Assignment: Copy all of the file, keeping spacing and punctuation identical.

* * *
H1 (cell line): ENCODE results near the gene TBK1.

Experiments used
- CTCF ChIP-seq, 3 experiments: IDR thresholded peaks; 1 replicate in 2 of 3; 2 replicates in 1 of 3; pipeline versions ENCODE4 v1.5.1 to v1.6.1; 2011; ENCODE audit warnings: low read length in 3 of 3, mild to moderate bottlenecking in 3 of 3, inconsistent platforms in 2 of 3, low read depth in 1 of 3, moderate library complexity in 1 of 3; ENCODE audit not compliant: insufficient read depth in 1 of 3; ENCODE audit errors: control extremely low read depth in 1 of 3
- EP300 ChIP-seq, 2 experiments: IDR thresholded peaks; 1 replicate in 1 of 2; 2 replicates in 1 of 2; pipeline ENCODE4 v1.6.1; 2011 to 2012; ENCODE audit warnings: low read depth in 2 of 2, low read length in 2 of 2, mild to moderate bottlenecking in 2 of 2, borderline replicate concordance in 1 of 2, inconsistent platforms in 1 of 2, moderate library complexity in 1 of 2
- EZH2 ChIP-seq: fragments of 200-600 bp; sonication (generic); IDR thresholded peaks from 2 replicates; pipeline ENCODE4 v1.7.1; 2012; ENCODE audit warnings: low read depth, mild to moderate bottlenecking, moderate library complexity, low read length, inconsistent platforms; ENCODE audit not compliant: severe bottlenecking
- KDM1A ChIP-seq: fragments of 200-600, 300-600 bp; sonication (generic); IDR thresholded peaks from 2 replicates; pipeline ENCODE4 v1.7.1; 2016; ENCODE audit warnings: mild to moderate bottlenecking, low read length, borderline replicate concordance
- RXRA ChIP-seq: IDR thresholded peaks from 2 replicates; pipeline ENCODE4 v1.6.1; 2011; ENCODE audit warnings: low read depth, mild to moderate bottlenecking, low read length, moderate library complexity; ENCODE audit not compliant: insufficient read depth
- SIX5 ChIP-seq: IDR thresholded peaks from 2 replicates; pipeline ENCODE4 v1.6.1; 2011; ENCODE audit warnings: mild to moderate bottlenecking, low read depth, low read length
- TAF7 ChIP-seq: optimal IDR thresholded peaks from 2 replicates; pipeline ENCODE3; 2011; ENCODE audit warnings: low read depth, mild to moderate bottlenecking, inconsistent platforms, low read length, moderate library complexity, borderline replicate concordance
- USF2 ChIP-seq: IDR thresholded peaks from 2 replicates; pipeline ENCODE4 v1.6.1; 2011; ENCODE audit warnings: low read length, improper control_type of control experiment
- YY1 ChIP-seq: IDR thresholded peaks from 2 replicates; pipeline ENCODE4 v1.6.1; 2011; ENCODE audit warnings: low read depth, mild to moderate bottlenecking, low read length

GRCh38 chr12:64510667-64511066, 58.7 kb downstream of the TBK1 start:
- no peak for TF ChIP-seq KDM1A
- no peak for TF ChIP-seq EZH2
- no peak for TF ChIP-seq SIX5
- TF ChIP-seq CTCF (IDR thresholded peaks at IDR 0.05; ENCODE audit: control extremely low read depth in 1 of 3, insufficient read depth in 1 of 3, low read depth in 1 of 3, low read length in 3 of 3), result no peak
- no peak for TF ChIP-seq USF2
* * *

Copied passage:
H1 (cell line): ENCODE results near the gene TBK1.

Experiments used
- CTCF ChIP-seq, 3 experiments: IDR thresholded peaks; 1 replicate in 2 of 3; 2 replicates in 1 of 3; pipeline versions ENCODE4 v1.5.1 to v1.6.1; 2011; ENCODE audit warnings: low read length in 3 of 3, mild to moderate bottlenecking in 3 of 3, inconsistent platforms in 2 of 3, low read depth in 1 of 3, moderate library complexity in 1 of 3; ENCODE audit not compliant: insufficient read depth in 1 of 3; ENCODE audit errors: control extremely low read depth in 1 of 3
- EP300 ChIP-seq, 2 experiments: IDR thresholded peaks; 1 replicate in 1 of 2; 2 replicates in 1 of 2; pipeline ENCODE4 v1.6.1; 2011 to 2012; ENCODE audit warnings: low read depth in 2 of 2, low read length in 2 of 2, mild to moderate bottlenecking in 2 of 2, borderline replicate concordance in 1 of 2, inconsistent platforms in 1 of 2, moderate library complexity in 1 of 2
- EZH2 ChIP-seq: fragments of 200-600 bp; sonication (generic); IDR thresholded peaks from 2 replicates; pipeline ENCODE4 v1.7.1; 2012; ENCODE audit warnings: low read depth, mild to moderate bottlenecking, moderate library complexity, low read length, inconsistent platforms; ENCODE audit not compliant: severe bottlenecking
- KDM1A ChIP-seq: fragments of 200-600, 300-600 bp; sonication (generic); IDR thresholded peaks from 2 replicates; pipeline ENCODE4 v1.7.1; 2016; ENCODE audit warnings: mild to moderate bottlenecking, low read length, borderline replicate concordance
- RXRA ChIP-seq: IDR thresholded peaks from 2 replicates; pipeline ENCODE4 v1.6.1; 2011; ENCODE audit warnings: low read depth, mild to moderate bottlenecking, low read length, moderate library complexity; ENCODE audit not compliant: insufficient read depth
- SIX5 ChIP-seq: IDR thresholded peaks from 2 replicates; pipeline ENCODE4 v1.6.1; 2011; ENCODE audit warnings: mild to moderate bottlenecking, low read depth, low read length
- TAF7 ChIP-seq: optimal IDR thresholded peaks from 2 replicates; pipeline ENCODE3; 2011; ENCODE audit warnings: low read depth, mild to moderate bottlenecking, inconsistent platforms, low read length, moderate library complexity, borderline replicate concordance
- USF2 ChIP-seq: IDR thresholded peaks from 2 replicates; pipeline ENCODE4 v1.6.1; 2011; ENCODE audit warnings: low read length, improper control_type of control experiment
- YY1 ChIP-seq: IDR thresholded peaks from 2 replicates; pipeline ENCODE4 v1.6.1; 2011; ENCODE audit warnings: low read depth, mild to moderate bottlenecking, low read length

GRCh38 chr12:64510667-64511066, 58.7 kb downstream of the TBK1 start:
- no peak for TF ChIP-seq KDM1A
- no peak for TF ChIP-seq EZH2
- no peak for TF ChIP-seq SIX5
- TF ChIP-seq CTCF (IDR thresholded peaks at IDR 0.05; ENCODE audit: control extremely low read depth in 1 of 3, insufficient read depth in 1 of 3, low read depth in 1 of 3, low read length in 3 of 3), result no peak
- no peak for TF ChIP-seq USF2